I’m gonna let you in on a geeky secret pleasure of mine. Okay? It is…*looks both ways*…reading translator notes!
There’s something so fascinating about the sort of problems translators deal with. Idioms, puns, and regional dialects are landmines for the translator, and they spend their days finding creative solutions to these linguistic problems.
So I’ve collected here a handful of translating war stories that highlight some of the unique challenges and fun of translating authors’ work to a new, modern audience.
Stanley Elkin’s A Bad Man (Translated into Japanese by Terakado Yasuhiko)
Stanley Elkin, an American satirist, wrote the comedy A Bad Man about an unscrupulous salesman and antihero Leo Feldman, who sells loads of stuff such as clothing and, y’know, drugs, prostitutes, and guns. But it’s an unrelated clerical error that lands Leo in prison—for a crime he didn’t even commit.
Understandably, there are troubles translating an American comedy into Japanese. So Terakado Yasuhiko wrote letters to Elkin whenever he needed something clarified. For example. he couldn’t figure out a few words and American phrases with his dictionaries, so he asked for their definitions in a polite letter. Those English words included:
- “the Fink”
- “snug as a bug”
I think we’d ALL like to know what the heck you mean by ‘snug as a bug,’ Mr. Elkin.
The Author’s Opinion
Italo Calvino’s Mr. Palomar (Translated into English by William Weaver)
Mr. Palomar was already a challenge to translate: it’s an Italian novel about Mr. Palomar trying to express and quantify complex phenomena, such as: weeds in the lawn, topless women at the beach, and time and space.
William Weaver, a longtime translator of Calvino, apparently had a dickens of a time for a reason beyond just the words or themes: it was dealing with the author himself.
Specifically, Calvino really wanted to use the word “feedback.”
More specifically, Calvino fell “madly in love with the word.”
Weaver tried to explain that “feedback” was clichéd jargon in America and removed it from his translation. But things turned into that pink/blue dress scene from Disney’s Sleeping Beauty…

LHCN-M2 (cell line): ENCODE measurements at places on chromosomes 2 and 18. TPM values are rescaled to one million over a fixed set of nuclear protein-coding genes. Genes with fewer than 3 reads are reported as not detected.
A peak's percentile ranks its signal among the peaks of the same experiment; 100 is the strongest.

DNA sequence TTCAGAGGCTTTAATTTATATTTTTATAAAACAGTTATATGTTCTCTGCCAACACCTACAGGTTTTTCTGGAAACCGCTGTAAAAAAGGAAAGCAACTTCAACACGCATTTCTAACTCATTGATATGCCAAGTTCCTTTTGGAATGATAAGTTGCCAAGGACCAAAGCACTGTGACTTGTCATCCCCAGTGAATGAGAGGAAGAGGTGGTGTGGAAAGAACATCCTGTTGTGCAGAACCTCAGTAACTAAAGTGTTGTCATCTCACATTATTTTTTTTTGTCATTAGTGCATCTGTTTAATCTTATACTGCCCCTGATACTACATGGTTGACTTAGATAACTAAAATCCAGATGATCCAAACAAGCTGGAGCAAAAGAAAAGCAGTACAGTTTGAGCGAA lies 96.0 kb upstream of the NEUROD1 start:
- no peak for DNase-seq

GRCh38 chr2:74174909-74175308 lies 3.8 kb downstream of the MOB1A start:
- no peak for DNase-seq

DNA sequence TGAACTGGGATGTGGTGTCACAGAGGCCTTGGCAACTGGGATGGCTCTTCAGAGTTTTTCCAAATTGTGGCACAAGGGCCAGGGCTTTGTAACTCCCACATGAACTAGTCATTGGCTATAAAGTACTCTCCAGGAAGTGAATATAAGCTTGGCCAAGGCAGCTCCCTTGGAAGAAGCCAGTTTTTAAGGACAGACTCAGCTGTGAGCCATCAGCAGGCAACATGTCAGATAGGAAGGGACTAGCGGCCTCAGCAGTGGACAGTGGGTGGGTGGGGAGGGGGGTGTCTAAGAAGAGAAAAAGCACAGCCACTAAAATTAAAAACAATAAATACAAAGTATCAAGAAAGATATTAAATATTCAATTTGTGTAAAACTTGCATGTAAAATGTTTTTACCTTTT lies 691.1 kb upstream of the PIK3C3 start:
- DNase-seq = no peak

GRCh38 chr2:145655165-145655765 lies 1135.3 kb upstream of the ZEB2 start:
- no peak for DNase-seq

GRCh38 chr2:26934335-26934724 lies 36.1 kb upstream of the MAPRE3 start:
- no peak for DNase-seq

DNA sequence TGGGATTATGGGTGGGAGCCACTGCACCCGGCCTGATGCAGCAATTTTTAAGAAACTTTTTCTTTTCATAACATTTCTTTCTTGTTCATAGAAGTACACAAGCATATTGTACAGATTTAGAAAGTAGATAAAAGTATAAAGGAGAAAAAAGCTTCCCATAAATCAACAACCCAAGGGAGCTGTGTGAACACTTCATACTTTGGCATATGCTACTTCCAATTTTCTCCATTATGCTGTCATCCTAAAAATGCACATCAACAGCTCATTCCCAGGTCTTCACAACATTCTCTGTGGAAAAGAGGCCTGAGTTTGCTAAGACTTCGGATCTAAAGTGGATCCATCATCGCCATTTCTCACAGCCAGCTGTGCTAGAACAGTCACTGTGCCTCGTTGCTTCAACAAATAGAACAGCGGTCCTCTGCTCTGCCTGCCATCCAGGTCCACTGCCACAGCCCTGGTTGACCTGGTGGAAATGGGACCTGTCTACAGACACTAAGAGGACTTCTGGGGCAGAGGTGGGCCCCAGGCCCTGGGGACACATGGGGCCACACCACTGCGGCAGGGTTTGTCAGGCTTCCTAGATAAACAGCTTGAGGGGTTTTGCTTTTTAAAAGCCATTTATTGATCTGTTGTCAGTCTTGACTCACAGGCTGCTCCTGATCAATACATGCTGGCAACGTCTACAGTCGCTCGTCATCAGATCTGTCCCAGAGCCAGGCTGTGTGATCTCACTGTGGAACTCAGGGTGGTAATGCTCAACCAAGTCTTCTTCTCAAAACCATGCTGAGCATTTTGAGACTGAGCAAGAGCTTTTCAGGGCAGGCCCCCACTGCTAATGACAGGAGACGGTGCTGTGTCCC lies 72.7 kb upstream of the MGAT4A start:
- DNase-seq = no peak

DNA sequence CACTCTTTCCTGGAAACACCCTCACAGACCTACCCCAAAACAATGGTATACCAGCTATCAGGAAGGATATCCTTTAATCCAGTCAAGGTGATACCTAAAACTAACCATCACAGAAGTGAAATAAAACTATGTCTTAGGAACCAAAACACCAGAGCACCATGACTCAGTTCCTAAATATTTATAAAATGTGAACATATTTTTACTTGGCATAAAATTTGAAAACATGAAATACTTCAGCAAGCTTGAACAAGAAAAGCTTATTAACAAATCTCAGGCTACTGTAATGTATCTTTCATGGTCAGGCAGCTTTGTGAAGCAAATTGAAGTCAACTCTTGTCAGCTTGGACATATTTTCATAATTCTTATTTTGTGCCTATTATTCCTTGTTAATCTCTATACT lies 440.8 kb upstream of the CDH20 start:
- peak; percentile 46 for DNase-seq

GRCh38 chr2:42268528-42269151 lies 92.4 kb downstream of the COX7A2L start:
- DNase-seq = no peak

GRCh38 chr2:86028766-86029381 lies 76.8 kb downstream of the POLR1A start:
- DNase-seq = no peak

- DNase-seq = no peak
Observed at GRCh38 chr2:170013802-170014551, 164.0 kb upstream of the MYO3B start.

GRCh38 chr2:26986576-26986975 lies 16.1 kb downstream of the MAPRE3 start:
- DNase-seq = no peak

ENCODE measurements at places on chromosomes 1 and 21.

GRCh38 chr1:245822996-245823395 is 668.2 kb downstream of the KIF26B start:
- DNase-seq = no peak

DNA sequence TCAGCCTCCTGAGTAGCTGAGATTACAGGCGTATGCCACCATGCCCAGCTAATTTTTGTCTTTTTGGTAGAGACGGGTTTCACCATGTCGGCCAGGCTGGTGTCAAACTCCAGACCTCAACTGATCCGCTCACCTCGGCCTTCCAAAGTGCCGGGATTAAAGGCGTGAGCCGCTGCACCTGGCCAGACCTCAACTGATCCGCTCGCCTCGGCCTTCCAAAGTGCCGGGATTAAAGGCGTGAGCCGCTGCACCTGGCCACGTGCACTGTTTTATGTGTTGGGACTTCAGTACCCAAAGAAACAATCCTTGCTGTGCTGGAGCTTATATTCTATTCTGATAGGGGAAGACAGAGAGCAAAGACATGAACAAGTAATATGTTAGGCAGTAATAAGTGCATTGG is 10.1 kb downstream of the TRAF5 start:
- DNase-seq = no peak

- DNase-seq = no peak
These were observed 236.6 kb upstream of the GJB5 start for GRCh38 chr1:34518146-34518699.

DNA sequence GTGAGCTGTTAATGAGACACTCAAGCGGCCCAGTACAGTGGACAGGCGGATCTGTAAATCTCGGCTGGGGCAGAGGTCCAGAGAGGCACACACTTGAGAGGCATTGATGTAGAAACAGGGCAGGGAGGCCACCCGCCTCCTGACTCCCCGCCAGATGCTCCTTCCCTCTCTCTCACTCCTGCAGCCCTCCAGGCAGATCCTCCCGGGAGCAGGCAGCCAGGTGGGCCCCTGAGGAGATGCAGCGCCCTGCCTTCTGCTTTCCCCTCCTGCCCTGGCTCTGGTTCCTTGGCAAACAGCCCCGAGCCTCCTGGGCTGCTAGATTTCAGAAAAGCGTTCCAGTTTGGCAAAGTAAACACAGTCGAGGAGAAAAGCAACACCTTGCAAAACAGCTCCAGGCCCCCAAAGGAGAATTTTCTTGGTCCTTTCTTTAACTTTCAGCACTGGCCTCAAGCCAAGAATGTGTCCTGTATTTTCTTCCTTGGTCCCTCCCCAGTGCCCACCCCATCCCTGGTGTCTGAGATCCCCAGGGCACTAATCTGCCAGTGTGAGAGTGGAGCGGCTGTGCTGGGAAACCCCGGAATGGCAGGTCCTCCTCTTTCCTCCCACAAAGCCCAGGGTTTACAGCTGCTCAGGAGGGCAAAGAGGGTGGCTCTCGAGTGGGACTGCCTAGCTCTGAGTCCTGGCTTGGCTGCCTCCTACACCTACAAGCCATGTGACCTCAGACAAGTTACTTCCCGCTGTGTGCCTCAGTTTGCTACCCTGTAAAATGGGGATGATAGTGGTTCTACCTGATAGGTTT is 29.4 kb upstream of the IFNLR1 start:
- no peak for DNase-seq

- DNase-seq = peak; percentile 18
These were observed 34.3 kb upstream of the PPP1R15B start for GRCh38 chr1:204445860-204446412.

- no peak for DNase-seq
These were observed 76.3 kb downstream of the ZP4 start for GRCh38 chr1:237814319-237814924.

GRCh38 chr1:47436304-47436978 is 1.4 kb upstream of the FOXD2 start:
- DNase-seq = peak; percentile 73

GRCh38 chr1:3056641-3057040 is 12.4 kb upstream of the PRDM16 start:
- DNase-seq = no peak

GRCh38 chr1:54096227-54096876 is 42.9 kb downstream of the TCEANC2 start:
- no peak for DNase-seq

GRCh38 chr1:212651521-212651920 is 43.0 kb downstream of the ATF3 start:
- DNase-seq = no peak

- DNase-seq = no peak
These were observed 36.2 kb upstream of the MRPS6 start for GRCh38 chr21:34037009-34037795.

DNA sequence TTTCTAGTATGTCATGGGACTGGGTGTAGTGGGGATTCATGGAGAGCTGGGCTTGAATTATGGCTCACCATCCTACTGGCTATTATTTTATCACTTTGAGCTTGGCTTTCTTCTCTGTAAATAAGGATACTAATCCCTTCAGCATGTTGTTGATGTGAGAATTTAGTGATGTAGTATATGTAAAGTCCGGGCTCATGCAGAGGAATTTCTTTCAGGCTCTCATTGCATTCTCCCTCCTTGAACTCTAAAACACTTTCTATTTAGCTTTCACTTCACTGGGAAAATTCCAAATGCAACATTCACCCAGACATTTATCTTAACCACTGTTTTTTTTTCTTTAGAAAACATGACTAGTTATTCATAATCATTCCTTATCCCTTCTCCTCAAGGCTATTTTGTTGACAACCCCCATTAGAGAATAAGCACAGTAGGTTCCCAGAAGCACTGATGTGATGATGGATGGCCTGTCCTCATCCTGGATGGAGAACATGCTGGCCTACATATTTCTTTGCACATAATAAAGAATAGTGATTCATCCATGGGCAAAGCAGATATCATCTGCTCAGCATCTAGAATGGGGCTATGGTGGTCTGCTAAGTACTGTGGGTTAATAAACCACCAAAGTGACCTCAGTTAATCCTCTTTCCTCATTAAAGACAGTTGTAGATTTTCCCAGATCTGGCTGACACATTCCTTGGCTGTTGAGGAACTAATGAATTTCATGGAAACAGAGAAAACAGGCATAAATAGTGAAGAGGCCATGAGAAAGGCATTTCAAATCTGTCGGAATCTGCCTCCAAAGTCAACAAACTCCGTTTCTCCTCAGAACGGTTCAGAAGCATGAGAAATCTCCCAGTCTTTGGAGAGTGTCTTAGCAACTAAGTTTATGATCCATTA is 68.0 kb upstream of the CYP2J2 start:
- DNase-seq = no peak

“He thought it was fun and so he kept putting it into this story where it really didn’t belong, and I kept taking it out. Finally the last proofs came, and I took it out definitively. And I’m sorry to say he died before he had the book in his hands, so he never knew that I’d done this to him.”
Yeon-Sik Hong’s Uncomfortably Happily (Translated into English by Hellen Jo)
Uncomfortably Happily is an autobiographical Korean graphic novel about a struggling cartoonist and his wife moving from the hustle and bustle of Seoul and into the mountains, coping with their isolation, their artistic ambitions, and the country life.
Born in the U.S. to Korean parents, cartoonist Hellen Jo had a big problem translating the Korean comic into a Western comic, since Korean is a very onomatopoeic language. In dinner scenes, Hong had words for the specific sounds of:
- dishes clinking
- dishes being washed
- teeth crunching
- the “stickiness” of certain foods
- “the steam of rice”
As Jo asked, “can anyone tell me the English sound effect for stickiness?!”
Even the sound of the wind was written in four different ways. Jo explained, “in English comics, you can really only express wind with ‘WHOOSH.'”
To translate some of these untranslatable sounds, she would either “omit the effect altogether, or fall back on that favorite Western comics device, using the action itself as an effect, e.g. writing in “slide” for the sound of a sliding door.”
And luckily, she also had an expert to double-check for any mistranslations and help explain Korean idioms: “my proofreader, Dr. Sahie Kang—thanks, Mom!”
If you’re curious and like translator stories like these, I really recommend In Translation: Translators On Their Work And What It Means, edited by Esther Allen and Susan Bernofsky. Fair warning, though, you might be filled with unbridled joy when writers like Haruki Murakami talk about translating favorites like The Great Gatsby.